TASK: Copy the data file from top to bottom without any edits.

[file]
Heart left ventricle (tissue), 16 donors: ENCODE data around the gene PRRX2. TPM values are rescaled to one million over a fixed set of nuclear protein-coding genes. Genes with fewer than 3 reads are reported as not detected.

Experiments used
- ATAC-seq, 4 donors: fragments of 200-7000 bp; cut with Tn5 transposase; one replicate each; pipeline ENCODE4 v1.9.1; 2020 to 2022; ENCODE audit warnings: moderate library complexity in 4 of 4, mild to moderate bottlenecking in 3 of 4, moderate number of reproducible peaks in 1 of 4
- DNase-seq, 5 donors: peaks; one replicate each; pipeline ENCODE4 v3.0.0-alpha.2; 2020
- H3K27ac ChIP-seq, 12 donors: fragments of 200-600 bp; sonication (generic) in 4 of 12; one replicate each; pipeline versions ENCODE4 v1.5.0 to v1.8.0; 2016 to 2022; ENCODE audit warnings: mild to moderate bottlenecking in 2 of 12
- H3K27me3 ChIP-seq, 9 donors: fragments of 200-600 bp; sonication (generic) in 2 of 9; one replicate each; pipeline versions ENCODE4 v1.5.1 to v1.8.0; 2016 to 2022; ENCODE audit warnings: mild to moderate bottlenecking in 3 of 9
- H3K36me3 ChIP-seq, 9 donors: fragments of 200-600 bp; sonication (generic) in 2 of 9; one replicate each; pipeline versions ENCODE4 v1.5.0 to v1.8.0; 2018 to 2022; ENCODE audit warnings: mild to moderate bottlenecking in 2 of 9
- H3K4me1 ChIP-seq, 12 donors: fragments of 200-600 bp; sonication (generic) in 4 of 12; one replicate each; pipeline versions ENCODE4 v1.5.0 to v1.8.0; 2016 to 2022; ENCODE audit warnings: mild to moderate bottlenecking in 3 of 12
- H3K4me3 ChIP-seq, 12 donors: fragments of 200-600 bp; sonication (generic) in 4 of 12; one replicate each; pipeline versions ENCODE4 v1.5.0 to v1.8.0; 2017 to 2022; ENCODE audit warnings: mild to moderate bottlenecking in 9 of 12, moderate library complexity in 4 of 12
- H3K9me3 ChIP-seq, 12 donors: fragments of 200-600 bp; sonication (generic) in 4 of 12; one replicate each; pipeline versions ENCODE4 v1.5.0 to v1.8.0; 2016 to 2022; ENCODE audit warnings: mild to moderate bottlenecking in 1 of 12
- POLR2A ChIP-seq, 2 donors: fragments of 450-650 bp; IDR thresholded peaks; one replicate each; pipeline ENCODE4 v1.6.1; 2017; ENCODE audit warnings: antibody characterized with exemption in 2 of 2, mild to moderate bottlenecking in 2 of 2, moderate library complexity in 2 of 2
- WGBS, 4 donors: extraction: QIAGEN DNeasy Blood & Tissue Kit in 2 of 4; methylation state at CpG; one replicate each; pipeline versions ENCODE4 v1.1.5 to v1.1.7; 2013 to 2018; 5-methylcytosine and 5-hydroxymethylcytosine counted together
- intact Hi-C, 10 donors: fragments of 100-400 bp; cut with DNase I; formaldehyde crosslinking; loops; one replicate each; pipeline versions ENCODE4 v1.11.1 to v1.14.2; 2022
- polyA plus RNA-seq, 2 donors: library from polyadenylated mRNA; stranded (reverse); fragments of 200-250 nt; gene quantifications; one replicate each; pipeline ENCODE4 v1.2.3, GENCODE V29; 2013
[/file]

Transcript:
Heart left ventricle (tissue), 16 donors: ENCODE data around the gene PRRX2. TPM values are rescaled to one million over a fixed set of nuclear protein-coding genes. Genes with fewer than 3 reads are reported as not detected.

Experiments used
- ATAC-seq, 4 donors: fragments of 200-7000 bp; cut with Tn5 transposase; one replicate each; pipeline ENCODE4 v1.9.1; 2020 to 2022; ENCODE audit warnings: moderate library complexity in 4 of 4, mild to moderate bottlenecking in 3 of 4, moderate number of reproducible peaks in 1 of 4
- DNase-seq, 5 donors: peaks; one replicate each; pipeline ENCODE4 v3.0.0-alpha.2; 2020
- H3K27ac ChIP-seq, 12 donors: fragments of 200-600 bp; sonication (generic) in 4 of 12; one replicate each; pipeline versions ENCODE4 v1.5.0 to v1.8.0; 2016 to 2022; ENCODE audit warnings: mild to moderate bottlenecking in 2 of 12
- H3K27me3 ChIP-seq, 9 donors: fragments of 200-600 bp; sonication (generic) in 2 of 9; one replicate each; pipeline versions ENCODE4 v1.5.1 to v1.8.0; 2016 to 2022; ENCODE audit warnings: mild to moderate bottlenecking in 3 of 9
- H3K36me3 ChIP-seq, 9 donors: fragments of 200-600 bp; sonication (generic) in 2 of 9; one replicate each; pipeline versions ENCODE4 v1.5.0 to v1.8.0; 2018 to 2022; ENCODE audit warnings: mild to moderate bottlenecking in 2 of 9
- H3K4me1 ChIP-seq, 12 donors: fragments of 200-600 bp; sonication (generic) in 4 of 12; one replicate each; pipeline versions ENCODE4 v1.5.0 to v1.8.0; 2016 to 2022; ENCODE audit warnings: mild to moderate bottlenecking in 3 of 12
- H3K4me3 ChIP-seq, 12 donors: fragments of 200-600 bp; sonication (generic) in 4 of 12; one replicate each; pipeline versions ENCODE4 v1.5.0 to v1.8.0; 2017 to 2022; ENCODE audit warnings: mild to moderate bottlenecking in 9 of 12, moderate library complexity in 4 of 12
- H3K9me3 ChIP-seq, 12 donors: fragments of 200-600 bp; sonication (generic) in 4 of 12; one replicate each; pipeline versions ENCODE4 v1.5.0 to v1.8.0; 2016 to 2022; ENCODE audit warnings: mild to moderate bottlenecking in 1 of 12
- POLR2A ChIP-seq, 2 donors: fragments of 450-650 bp; IDR thresholded peaks; one replicate each; pipeline ENCODE4 v1.6.1; 2017; ENCODE audit warnings: antibody characterized with exemption in 2 of 2, mild to moderate bottlenecking in 2 of 2, moderate library complexity in 2 of 2
- WGBS, 4 donors: extraction: QIAGEN DNeasy Blood & Tissue Kit in 2 of 4; methylation state at CpG; one replicate each; pipeline versions ENCODE4 v1.1.5 to v1.1.7; 2013 to 2018; 5-methylcytosine and 5-hydroxymethylcytosine counted together
- intact Hi-C, 10 donors: fragments of 100-400 bp; cut with DNase I; formaldehyde crosslinking; loops; one replicate each; pipeline versions ENCODE4 v1.11.1 to v1.14.2; 2022
- polyA plus RNA-seq, 2 donors: library from polyadenylated mRNA; stranded (reverse); fragments of 200-250 nt; gene quantifications; one replicate each; pipeline ENCODE4 v1.2.3, GENCODE V29; 2013